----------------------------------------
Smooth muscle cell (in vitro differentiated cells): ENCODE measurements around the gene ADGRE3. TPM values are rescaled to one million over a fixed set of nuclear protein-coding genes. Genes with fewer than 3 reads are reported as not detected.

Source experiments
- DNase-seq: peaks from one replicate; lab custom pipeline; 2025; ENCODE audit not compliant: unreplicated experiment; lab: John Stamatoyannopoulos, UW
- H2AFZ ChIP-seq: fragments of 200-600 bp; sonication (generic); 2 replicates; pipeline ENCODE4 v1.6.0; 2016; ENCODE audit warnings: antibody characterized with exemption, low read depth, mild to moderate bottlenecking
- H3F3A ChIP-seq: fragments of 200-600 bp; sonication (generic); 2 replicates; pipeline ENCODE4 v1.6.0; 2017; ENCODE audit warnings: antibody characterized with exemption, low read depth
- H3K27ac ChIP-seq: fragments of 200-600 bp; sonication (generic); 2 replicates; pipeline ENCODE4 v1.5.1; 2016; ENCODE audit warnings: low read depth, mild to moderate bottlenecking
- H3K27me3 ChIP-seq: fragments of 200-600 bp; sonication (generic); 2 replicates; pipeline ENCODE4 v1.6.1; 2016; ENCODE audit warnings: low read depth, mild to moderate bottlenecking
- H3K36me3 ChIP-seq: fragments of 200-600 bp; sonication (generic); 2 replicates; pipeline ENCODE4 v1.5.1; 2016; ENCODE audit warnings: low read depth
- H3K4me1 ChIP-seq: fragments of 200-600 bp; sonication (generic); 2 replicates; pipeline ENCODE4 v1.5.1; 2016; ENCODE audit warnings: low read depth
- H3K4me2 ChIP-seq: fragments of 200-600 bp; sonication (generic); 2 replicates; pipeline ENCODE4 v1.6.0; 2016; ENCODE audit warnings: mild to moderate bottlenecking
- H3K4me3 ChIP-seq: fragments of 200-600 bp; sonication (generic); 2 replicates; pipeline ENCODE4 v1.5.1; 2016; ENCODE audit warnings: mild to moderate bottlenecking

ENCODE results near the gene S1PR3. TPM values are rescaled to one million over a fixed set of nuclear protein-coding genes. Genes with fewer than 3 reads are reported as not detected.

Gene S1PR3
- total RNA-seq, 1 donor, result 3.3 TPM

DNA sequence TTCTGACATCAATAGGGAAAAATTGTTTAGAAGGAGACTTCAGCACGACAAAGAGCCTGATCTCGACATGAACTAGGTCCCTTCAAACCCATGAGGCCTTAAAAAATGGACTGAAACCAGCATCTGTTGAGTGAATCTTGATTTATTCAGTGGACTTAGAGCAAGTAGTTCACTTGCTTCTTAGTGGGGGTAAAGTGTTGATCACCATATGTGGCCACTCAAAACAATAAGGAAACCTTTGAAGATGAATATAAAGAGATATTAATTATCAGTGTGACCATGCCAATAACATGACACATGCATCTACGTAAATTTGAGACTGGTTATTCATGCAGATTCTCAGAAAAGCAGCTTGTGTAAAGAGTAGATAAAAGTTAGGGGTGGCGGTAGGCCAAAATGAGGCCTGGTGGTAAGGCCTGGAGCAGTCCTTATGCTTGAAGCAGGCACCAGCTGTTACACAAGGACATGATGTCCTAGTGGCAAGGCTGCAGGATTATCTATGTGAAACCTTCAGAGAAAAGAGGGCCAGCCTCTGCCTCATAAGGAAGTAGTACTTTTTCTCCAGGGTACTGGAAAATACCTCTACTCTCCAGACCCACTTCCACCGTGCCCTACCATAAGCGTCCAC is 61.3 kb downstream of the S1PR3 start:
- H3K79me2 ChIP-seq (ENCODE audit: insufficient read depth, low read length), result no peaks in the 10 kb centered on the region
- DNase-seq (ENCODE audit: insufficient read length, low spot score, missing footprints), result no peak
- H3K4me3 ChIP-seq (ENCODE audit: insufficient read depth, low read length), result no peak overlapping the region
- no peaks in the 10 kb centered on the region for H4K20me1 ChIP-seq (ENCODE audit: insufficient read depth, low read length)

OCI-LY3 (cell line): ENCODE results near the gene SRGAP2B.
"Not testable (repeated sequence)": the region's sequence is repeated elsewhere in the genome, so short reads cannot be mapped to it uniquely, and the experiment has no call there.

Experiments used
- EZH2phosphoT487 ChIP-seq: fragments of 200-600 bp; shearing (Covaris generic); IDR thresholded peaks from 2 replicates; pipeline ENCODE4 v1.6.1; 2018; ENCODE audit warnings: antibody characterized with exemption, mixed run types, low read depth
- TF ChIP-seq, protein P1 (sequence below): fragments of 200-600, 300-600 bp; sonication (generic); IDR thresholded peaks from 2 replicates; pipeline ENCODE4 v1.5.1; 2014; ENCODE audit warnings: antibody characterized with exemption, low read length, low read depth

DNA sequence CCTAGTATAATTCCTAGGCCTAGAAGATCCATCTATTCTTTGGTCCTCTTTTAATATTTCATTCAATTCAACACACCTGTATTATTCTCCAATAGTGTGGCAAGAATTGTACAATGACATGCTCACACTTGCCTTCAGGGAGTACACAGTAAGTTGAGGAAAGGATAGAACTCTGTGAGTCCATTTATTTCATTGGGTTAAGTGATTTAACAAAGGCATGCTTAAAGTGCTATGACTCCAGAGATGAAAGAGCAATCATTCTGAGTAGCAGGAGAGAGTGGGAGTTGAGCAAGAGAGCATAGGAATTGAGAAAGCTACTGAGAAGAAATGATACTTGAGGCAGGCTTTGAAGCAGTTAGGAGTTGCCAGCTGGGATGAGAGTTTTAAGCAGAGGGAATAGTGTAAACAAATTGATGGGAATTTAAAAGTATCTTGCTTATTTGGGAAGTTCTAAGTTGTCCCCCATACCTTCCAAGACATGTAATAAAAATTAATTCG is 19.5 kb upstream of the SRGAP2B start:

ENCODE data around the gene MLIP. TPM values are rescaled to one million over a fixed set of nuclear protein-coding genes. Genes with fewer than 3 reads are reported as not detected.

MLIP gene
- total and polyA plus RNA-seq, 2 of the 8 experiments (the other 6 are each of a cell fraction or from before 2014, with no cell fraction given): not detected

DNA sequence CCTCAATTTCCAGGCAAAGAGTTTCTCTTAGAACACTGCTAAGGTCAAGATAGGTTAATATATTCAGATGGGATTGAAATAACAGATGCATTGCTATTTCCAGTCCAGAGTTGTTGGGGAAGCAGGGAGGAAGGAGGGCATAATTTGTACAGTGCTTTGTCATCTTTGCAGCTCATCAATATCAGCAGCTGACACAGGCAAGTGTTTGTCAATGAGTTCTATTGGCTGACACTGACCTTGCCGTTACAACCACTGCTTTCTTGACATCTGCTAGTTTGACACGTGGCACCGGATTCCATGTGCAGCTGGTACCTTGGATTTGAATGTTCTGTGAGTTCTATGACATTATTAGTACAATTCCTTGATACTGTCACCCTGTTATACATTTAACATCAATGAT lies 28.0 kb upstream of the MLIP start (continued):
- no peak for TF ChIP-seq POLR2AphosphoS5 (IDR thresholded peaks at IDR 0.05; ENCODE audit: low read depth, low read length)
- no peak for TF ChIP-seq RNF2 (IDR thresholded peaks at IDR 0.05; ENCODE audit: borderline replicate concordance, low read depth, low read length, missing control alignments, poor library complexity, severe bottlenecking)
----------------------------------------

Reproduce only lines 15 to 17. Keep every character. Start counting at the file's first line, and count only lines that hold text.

DNA sequence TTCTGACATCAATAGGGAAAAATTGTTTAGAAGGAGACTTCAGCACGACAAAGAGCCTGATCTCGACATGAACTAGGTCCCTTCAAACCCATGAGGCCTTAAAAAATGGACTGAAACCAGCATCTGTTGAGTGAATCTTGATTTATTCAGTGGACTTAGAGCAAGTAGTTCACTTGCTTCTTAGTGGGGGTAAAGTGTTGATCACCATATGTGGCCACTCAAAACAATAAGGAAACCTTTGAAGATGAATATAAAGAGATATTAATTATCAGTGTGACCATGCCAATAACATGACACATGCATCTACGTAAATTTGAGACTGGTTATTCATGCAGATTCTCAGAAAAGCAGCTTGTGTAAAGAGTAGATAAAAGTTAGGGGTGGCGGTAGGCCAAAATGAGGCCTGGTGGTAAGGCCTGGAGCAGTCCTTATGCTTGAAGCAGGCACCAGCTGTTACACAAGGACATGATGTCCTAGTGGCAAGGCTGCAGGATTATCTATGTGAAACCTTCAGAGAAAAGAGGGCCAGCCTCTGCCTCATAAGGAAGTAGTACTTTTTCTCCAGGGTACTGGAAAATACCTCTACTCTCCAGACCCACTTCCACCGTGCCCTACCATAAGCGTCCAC is 61.3 kb downstream of the S1PR3 start:
- H3K79me2 ChIP-seq (ENCODE audit: insufficient read depth, low read length), result no peaks in the 10 kb centered on the region
- DNase-seq (ENCODE audit: insufficient read length, low spot score, missing footprints), result no peak